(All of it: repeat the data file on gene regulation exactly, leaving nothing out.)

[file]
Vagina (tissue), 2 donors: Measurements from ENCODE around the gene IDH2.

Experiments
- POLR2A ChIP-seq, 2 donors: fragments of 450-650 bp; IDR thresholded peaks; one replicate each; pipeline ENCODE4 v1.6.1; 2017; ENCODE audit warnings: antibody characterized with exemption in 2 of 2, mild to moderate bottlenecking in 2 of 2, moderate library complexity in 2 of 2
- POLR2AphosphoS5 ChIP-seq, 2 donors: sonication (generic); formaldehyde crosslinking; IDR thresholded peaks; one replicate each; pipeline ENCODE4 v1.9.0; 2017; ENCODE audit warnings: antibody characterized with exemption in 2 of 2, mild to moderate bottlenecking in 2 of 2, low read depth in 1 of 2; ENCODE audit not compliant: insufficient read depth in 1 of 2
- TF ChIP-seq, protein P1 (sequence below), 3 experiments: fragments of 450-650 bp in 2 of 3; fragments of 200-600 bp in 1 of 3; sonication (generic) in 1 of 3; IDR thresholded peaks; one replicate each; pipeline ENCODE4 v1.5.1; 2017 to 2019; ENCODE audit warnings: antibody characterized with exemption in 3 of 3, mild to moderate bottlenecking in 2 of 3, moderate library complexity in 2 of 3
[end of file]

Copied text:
Vagina (tissue), 2 donors: Measurements from ENCODE around the gene IDH2.

Experiments
- POLR2A ChIP-seq, 2 donors: fragments of 450-650 bp; IDR thresholded peaks; one replicate each; pipeline ENCODE4 v1.6.1; 2017; ENCODE audit warnings: antibody characterized with exemption in 2 of 2, mild to moderate bottlenecking in 2 of 2, moderate library complexity in 2 of 2
- POLR2AphosphoS5 ChIP-seq, 2 donors: sonication (generic); formaldehyde crosslinking; IDR thresholded peaks; one replicate each; pipeline ENCODE4 v1.9.0; 2017; ENCODE audit warnings: antibody characterized with exemption in 2 of 2, mild to moderate bottlenecking in 2 of 2, low read depth in 1 of 2; ENCODE audit not compliant: insufficient read depth in 1 of 2
- TF ChIP-seq, protein P1 (sequence below), 3 experiments: fragments of 450-650 bp in 2 of 3; fragments of 200-600 bp in 1 of 3; sonication (generic) in 1 of 3; IDR thresholded peaks; one replicate each; pipeline ENCODE4 v1.5.1; 2017 to 2019; ENCODE audit warnings: antibody characterized with exemption in 3 of 3, mild to moderate bottlenecking in 2 of 3, moderate library complexity in 2 of 3